A few minutes later, the Director of the Institute knocked, entered, and pulled up a chair alongside Hungerford’s desk without being asked. “I wanted to make sure you survived the visit from the FBI.”
“For the time being, yes. You knew about it?”
“The Agent stopped in my office after he saw you, said you weren’t cooperative.”
Hungerford gave a hearty laugh. “You know me well enough not to be surprised,” he drawled
“Why do you make life difficult for yourself, Hal?”
“I’ve asked myself that a lot since this loyalty oath matter arose.” He paused, debating whether to tell his story. “You know, I grew up in a small town near Selma, Alabama. Mah daddy was a doctor. He came down south with Union troops just after the Civil War and decided to stay. When the Army withdrew in 1876, he didn’t have the good sense to leave. In 1880, he married a nurse, the daughter of a Congregationalist minister. Together, they cared for colored folks as well as whites. I was their third child, born in 1890.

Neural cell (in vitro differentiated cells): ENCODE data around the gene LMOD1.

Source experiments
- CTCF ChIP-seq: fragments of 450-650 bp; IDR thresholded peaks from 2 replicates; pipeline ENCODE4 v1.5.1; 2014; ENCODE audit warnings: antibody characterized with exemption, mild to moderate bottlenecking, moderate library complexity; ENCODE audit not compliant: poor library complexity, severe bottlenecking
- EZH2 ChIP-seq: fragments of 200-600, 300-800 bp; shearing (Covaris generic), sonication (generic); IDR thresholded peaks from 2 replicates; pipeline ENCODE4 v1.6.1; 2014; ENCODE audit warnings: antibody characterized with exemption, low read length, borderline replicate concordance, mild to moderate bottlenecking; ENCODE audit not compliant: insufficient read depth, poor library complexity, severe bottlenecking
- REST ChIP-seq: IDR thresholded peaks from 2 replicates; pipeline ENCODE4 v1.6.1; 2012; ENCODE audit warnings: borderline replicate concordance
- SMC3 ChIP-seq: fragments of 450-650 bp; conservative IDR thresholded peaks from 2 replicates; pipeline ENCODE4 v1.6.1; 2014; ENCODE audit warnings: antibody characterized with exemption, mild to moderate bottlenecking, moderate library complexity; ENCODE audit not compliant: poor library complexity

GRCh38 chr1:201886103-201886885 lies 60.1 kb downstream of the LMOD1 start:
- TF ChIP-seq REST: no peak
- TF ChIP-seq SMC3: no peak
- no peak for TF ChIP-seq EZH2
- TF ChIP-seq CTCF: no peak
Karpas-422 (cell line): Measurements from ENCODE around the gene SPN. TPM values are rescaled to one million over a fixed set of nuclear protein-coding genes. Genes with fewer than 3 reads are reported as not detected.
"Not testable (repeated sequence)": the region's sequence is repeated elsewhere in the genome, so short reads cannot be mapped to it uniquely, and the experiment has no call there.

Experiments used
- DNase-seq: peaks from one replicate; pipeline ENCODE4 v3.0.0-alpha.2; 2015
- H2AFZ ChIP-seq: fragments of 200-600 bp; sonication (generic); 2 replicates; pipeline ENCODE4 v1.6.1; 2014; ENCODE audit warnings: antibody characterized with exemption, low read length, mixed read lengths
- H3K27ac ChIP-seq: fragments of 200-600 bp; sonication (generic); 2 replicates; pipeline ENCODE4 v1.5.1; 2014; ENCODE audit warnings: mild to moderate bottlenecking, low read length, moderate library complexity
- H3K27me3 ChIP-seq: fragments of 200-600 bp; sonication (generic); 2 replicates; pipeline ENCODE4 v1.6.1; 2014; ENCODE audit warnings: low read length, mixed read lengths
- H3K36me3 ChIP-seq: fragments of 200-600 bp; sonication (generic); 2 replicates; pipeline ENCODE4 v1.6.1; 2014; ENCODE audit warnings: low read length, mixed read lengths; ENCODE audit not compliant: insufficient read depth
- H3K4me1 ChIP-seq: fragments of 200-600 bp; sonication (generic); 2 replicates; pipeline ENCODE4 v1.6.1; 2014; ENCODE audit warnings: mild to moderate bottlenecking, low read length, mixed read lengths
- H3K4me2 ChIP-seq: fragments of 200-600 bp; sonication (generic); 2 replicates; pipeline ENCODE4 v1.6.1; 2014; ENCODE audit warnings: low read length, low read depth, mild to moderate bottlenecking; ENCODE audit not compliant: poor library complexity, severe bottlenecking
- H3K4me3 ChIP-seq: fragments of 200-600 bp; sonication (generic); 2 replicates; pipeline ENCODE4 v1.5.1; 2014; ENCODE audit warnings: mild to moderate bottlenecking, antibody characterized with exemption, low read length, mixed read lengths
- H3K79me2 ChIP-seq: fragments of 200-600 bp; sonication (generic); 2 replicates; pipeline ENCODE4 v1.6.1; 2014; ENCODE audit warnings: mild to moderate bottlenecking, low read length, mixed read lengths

“When I was fourteen and daddy was close to death he called his children to his bedside and told us about a ten-year-old girl brought into his office by her parents—I guess it was in the 1880s. They said she had been molested by a colored boy and wanted his corroboration. Daddy took her into his examining room, without the parents, called my mama in to assist him. He asked the girl what happened. ‘Papa said some of his friends saw the boy touch me,’ the girl said. ‘Did he?’ daddy asked. ‘He brushed against my arm coming out of the general store.’ ‘Is that all?’ daddy asked. She nodded and started to cry. ‘What’s the matter?’ mama asked. ‘Papa said the boy gave me a baby.’ My parents looked at each other. ‘No, he didn’t,’ they said in unison.”
“What happened to the boy?” the Director asked.
Hal looked at him as if it was a foolish question. “He was in jail by that time. Daddy told the parents that their daughter hadn’t been raped. A mob had already gathered in front of the jail and were yelling at the sheriff to release the boy into their custody. ‘You go out there with your daughter,’ daddy told the couple, ‘and tell them she hasn’t been raped.’ For the rest of his life, he regretted not going to the jailhouse and telling the mob himself.”
“Lynched?” the Director asked.